CHICAGO — Players of the online video game Monster Hunter: World are reporting that the title’s endgame content is locked behind a steep obstacle: the need for players to work and sleep.
“It’s bad enough that I have to spend all day farming money in some cubicle instance, but if I try to leave the instance to do something else I always aggro this high-level NPC that spits out some flavor text about my shift not being over yet. Then when I finish that, there’s no way to fast travel back to my home base despite the fact I’ve already visited that location a bunch of times,” high-ranking player Max Oberhart said.
“When I get done slogging across the overworld because the goddamn NPCs in this game don’t know how to fucking drive, I still have a bunch of mandatory daily missions, like showering and masturbating, left before I can actually focus on the endgame,” Oberhart explained to reporters. “Even smaller ongoing missions like gathering ingredients, crafting foods, and eating multiple times a day really pad out the time you have to invest to get anywhere. And don’t get me started about the mandatory sleep mission. I’m wasting 8 hours of time that I could be spending doing something else.”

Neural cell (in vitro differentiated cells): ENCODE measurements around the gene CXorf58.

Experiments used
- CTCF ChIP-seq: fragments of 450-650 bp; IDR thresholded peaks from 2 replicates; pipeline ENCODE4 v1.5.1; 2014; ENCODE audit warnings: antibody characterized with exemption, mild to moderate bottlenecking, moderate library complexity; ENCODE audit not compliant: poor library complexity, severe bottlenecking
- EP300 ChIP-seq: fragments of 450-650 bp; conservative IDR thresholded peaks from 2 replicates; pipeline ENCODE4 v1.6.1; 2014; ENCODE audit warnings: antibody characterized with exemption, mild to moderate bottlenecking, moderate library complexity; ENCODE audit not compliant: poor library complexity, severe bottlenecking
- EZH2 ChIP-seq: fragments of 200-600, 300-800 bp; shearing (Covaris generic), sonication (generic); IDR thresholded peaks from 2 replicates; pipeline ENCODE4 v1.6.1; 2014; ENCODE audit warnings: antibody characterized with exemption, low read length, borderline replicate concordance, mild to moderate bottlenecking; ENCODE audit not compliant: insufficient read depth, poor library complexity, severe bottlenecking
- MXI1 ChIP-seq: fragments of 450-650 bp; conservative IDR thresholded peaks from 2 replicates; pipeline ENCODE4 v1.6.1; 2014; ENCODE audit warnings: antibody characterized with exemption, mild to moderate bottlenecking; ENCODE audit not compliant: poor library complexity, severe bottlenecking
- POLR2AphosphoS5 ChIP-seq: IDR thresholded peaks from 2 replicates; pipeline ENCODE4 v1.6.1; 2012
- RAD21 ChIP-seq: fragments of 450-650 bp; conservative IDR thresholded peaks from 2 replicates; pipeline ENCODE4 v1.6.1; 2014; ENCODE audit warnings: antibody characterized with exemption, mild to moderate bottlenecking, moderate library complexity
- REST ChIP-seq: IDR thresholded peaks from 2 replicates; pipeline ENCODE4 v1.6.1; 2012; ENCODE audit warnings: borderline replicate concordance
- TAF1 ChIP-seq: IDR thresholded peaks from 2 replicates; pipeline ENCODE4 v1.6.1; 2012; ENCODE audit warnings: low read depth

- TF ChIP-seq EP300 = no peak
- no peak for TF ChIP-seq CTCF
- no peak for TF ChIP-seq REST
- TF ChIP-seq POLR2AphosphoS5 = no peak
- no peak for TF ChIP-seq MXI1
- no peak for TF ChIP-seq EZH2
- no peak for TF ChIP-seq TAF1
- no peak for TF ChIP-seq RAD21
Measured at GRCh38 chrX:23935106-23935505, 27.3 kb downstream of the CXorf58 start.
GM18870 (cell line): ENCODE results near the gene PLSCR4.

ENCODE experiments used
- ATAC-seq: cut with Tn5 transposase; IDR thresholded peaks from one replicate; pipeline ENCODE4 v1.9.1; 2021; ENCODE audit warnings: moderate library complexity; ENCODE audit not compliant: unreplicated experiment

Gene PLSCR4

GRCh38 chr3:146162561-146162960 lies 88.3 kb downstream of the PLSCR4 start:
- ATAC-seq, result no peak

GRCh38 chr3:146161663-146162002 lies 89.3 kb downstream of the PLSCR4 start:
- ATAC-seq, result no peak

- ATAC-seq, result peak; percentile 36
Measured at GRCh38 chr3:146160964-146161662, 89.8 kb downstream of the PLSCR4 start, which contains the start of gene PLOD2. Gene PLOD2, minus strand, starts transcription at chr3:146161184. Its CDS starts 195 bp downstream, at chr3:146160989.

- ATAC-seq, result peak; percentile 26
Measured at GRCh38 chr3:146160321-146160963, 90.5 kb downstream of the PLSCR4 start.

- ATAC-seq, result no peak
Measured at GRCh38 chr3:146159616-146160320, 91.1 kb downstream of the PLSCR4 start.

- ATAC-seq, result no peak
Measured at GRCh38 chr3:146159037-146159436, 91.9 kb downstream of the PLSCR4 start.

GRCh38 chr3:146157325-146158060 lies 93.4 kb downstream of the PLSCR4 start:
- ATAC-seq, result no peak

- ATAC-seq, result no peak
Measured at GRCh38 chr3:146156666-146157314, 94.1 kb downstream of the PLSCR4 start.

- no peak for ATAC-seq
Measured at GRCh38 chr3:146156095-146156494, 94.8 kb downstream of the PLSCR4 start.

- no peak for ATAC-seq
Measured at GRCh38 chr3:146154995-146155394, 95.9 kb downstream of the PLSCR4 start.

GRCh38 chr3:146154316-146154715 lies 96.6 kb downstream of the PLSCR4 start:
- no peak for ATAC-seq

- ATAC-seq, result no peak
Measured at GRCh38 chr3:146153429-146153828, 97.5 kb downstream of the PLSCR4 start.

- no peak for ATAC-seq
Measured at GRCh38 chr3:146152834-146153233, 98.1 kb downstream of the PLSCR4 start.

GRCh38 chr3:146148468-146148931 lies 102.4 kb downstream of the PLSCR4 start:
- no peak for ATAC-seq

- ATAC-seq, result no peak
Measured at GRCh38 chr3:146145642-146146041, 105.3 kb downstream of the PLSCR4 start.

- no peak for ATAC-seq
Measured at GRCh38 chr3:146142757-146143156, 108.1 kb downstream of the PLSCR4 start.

“I mean, what was Capcom thinking including all this?”
Some especially enterprising players are trying to speedrun to the endgame content by skipping the sleep and work missions, but veterans of the Monster Hunter series warn that the sleep deprivation and bank overdraft debuffs will make the endgame essentially unplayable.
“Yeah, I tried to sequence break all the sleep stuff back in [Monster Hunter] 4 Ultimate,” long-time fan of the series RathalosSlayr offered in the game’s general chat. “I tried to cram all the sleep missions in on weekends so I could spend more time grinding on weeknights, but between the stack of vision debuffs and burning through so many energy drink consumables, it just wasn’t a sustainable practice and I ended up throwing my whole flowchart out.”
When reached for comment, Monster Hunter: World Director Yuya Tokuda said his hands were tied.
“I’m sympathetic to the players’ plight,” Tokuda said, “But I’m afraid there’s only so much I have the ability to change. A lot of these problems are inherent to the engine, which we don’t anticipate changing until next-generation humans come out in the next one to two millennia.”